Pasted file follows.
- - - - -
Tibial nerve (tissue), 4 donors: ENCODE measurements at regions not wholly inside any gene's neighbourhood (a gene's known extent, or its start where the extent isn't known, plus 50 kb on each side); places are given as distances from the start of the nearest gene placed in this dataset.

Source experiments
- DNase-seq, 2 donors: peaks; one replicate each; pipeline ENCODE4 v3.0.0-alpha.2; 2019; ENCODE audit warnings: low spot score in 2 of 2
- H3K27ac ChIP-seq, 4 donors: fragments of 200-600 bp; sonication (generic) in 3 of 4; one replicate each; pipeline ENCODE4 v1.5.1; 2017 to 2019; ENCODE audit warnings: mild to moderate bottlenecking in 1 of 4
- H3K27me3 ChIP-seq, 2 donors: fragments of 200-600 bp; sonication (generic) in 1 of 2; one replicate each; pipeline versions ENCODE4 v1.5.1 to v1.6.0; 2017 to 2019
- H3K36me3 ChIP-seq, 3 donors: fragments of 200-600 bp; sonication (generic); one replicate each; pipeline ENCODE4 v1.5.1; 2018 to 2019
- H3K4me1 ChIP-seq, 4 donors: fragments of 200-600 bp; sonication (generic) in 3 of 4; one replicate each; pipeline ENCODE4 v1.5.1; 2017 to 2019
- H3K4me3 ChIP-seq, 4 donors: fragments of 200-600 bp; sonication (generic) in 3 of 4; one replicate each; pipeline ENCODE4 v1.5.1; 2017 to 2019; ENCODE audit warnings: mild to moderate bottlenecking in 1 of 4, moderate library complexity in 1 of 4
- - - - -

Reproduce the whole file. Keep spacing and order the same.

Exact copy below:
Tibial nerve (tissue), 4 donors: ENCODE measurements at regions not wholly inside any gene's neighbourhood (a gene's known extent, or its start where the extent isn't known, plus 50 kb on each side); places are given as distances from the start of the nearest gene placed in this dataset.

Source experiments
- DNase-seq, 2 donors: peaks; one replicate each; pipeline ENCODE4 v3.0.0-alpha.2; 2019; ENCODE audit warnings: low spot score in 2 of 2
- H3K27ac ChIP-seq, 4 donors: fragments of 200-600 bp; sonication (generic) in 3 of 4; one replicate each; pipeline ENCODE4 v1.5.1; 2017 to 2019; ENCODE audit warnings: mild to moderate bottlenecking in 1 of 4
- H3K27me3 ChIP-seq, 2 donors: fragments of 200-600 bp; sonication (generic) in 1 of 2; one replicate each; pipeline versions ENCODE4 v1.5.1 to v1.6.0; 2017 to 2019
- H3K36me3 ChIP-seq, 3 donors: fragments of 200-600 bp; sonication (generic); one replicate each; pipeline ENCODE4 v1.5.1; 2018 to 2019
- H3K4me1 ChIP-seq, 4 donors: fragments of 200-600 bp; sonication (generic) in 3 of 4; one replicate each; pipeline ENCODE4 v1.5.1; 2017 to 2019
- H3K4me3 ChIP-seq, 4 donors: fragments of 200-600 bp; sonication (generic) in 3 of 4; one replicate each; pipeline ENCODE4 v1.5.1; 2017 to 2019; ENCODE audit warnings: mild to moderate bottlenecking in 1 of 4, moderate library complexity in 1 of 4